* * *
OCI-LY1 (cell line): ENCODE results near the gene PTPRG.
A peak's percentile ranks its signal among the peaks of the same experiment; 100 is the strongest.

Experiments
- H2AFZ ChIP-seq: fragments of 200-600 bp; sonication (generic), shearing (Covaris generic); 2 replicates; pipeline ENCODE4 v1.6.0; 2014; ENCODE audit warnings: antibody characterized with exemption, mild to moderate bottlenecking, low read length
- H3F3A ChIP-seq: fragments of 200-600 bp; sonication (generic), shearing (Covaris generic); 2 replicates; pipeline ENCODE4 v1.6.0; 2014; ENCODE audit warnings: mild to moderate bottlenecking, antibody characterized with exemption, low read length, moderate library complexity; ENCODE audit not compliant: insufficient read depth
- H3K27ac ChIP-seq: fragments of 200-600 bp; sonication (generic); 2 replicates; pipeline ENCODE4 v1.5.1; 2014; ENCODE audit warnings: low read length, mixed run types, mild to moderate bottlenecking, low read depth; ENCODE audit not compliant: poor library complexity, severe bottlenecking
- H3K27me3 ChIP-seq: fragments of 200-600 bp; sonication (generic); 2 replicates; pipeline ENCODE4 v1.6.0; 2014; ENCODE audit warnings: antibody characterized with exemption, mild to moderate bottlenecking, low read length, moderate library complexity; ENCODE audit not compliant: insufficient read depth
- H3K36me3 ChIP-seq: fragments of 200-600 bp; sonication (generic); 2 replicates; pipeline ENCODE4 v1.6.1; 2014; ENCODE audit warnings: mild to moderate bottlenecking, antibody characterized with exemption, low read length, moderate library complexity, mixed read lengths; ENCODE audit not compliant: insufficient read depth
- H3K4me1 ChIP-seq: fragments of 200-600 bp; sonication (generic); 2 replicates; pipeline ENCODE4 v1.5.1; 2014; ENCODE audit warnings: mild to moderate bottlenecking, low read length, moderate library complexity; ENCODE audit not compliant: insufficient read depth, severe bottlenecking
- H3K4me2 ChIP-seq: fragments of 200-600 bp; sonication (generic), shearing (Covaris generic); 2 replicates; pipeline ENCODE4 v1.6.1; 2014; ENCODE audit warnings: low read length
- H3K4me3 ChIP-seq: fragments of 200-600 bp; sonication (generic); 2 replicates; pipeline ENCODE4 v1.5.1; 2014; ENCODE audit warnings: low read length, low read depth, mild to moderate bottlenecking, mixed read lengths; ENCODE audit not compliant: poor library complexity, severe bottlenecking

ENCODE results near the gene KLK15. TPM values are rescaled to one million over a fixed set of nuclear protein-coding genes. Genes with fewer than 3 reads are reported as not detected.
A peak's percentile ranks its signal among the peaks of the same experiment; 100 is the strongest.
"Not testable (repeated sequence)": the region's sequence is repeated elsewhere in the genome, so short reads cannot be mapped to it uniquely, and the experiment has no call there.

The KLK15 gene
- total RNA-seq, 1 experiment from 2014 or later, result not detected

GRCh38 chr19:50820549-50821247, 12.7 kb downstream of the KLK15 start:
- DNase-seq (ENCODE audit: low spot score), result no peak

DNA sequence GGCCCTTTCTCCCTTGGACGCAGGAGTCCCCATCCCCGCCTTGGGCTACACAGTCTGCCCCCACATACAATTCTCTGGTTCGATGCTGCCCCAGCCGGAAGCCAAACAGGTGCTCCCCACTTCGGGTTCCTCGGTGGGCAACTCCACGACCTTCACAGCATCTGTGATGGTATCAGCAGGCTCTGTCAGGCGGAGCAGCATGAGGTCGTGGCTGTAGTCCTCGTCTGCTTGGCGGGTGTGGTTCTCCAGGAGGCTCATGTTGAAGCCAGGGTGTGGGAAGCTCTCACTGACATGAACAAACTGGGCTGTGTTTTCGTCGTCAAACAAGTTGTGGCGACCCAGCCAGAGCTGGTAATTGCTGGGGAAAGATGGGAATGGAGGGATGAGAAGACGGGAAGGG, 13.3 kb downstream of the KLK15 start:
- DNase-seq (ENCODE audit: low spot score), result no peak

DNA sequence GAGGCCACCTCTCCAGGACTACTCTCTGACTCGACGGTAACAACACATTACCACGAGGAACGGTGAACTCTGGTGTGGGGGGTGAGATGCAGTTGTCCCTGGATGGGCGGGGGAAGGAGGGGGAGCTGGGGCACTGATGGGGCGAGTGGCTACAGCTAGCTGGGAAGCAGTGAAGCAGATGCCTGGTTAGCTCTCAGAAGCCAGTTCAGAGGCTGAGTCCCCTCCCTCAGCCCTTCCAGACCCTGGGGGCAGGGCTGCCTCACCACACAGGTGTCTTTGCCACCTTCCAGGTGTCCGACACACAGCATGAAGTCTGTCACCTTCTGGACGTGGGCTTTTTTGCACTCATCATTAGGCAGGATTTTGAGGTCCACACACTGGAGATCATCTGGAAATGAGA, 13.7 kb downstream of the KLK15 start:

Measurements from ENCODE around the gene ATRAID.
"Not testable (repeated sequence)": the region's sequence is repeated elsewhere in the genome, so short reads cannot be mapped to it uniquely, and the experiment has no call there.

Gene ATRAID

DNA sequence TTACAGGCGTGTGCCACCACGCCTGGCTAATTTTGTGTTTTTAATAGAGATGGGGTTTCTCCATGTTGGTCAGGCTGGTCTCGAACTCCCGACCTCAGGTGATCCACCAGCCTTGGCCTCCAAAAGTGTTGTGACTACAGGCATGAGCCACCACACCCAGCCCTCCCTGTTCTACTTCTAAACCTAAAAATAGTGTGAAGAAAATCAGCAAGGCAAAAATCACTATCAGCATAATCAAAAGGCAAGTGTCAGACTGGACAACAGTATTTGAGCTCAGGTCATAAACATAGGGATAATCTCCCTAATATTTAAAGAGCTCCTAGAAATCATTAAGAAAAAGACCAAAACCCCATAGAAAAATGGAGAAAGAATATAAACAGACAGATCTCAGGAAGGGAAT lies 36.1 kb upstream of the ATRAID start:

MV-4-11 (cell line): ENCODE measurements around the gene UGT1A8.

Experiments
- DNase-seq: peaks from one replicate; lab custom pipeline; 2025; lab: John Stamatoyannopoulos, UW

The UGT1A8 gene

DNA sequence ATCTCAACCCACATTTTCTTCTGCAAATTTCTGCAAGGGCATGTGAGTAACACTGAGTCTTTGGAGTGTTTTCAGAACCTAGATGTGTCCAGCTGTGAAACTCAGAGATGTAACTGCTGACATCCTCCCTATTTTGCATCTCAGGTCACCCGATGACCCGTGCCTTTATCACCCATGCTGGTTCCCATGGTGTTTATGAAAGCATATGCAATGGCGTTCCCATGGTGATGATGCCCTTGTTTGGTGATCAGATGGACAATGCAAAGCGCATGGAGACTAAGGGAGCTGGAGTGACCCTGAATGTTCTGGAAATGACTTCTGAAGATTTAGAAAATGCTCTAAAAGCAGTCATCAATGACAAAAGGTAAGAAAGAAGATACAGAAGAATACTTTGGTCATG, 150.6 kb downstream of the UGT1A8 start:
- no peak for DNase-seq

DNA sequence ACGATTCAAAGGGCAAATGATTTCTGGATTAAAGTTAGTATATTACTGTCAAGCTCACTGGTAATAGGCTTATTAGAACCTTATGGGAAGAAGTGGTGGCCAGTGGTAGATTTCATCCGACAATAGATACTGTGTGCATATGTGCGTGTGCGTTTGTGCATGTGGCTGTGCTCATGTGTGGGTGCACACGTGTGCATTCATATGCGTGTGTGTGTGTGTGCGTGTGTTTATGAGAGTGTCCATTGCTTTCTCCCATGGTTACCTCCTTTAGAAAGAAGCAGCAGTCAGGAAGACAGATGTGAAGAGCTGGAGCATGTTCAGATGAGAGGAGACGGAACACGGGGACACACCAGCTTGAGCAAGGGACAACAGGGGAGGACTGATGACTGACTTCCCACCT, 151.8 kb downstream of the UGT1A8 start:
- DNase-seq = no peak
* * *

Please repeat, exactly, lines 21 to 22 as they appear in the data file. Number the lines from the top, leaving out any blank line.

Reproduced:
DNA sequence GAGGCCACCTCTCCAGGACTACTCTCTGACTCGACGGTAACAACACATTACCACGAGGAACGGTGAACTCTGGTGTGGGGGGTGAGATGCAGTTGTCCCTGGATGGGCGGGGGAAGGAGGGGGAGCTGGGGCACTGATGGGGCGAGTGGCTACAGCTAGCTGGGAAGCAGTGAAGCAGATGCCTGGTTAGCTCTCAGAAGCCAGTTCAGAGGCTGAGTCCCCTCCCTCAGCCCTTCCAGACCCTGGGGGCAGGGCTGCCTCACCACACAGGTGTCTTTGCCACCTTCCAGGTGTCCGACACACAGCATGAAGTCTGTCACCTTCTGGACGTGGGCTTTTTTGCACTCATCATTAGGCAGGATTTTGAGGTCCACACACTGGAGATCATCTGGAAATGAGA, 13.7 kb downstream of the KLK15 start:

Measurements from ENCODE around the gene ATRAID.